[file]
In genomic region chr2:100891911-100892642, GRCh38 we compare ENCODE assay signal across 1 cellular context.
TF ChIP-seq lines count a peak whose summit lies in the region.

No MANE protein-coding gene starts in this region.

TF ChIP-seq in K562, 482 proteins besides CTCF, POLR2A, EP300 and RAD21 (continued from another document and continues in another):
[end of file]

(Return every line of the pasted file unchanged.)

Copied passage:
In genomic region chr2:100891911-100892642, GRCh38 we compare ENCODE assay signal across 1 cellular context.
TF ChIP-seq lines count a peak whose summit lies in the region.

No MANE protein-coding gene starts in this region.

TF ChIP-seq in K562, 482 proteins besides CTCF, POLR2A, EP300 and RAD21 (continued from another document and continues in another):